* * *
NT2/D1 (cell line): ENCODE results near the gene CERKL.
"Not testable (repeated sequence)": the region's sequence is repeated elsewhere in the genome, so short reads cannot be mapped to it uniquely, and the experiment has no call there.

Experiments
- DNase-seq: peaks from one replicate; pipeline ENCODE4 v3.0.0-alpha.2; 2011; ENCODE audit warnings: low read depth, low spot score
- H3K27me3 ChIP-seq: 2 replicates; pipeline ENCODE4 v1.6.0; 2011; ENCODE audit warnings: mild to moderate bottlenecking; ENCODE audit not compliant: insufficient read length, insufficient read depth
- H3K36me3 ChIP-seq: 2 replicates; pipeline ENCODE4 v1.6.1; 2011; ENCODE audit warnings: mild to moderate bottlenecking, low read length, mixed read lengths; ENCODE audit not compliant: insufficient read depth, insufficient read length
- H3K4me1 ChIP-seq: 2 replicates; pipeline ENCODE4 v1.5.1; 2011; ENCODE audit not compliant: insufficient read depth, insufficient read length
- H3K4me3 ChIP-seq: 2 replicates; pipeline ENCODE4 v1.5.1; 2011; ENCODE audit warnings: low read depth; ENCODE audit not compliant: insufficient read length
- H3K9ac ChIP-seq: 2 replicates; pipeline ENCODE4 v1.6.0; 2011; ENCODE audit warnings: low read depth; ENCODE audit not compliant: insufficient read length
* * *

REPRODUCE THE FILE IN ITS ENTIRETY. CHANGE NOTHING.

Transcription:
NT2/D1 (cell line): ENCODE results near the gene CERKL.
"Not testable (repeated sequence)": the region's sequence is repeated elsewhere in the genome, so short reads cannot be mapped to it uniquely, and the experiment has no call there.

Experiments
- DNase-seq: peaks from one replicate; pipeline ENCODE4 v3.0.0-alpha.2; 2011; ENCODE audit warnings: low read depth, low spot score
- H3K27me3 ChIP-seq: 2 replicates; pipeline ENCODE4 v1.6.0; 2011; ENCODE audit warnings: mild to moderate bottlenecking; ENCODE audit not compliant: insufficient read length, insufficient read depth
- H3K36me3 ChIP-seq: 2 replicates; pipeline ENCODE4 v1.6.1; 2011; ENCODE audit warnings: mild to moderate bottlenecking, low read length, mixed read lengths; ENCODE audit not compliant: insufficient read depth, insufficient read length
- H3K4me1 ChIP-seq: 2 replicates; pipeline ENCODE4 v1.5.1; 2011; ENCODE audit not compliant: insufficient read depth, insufficient read length
- H3K4me3 ChIP-seq: 2 replicates; pipeline ENCODE4 v1.5.1; 2011; ENCODE audit warnings: low read depth; ENCODE audit not compliant: insufficient read length
- H3K9ac ChIP-seq: 2 replicates; pipeline ENCODE4 v1.6.0; 2011; ENCODE audit warnings: low read depth; ENCODE audit not compliant: insufficient read length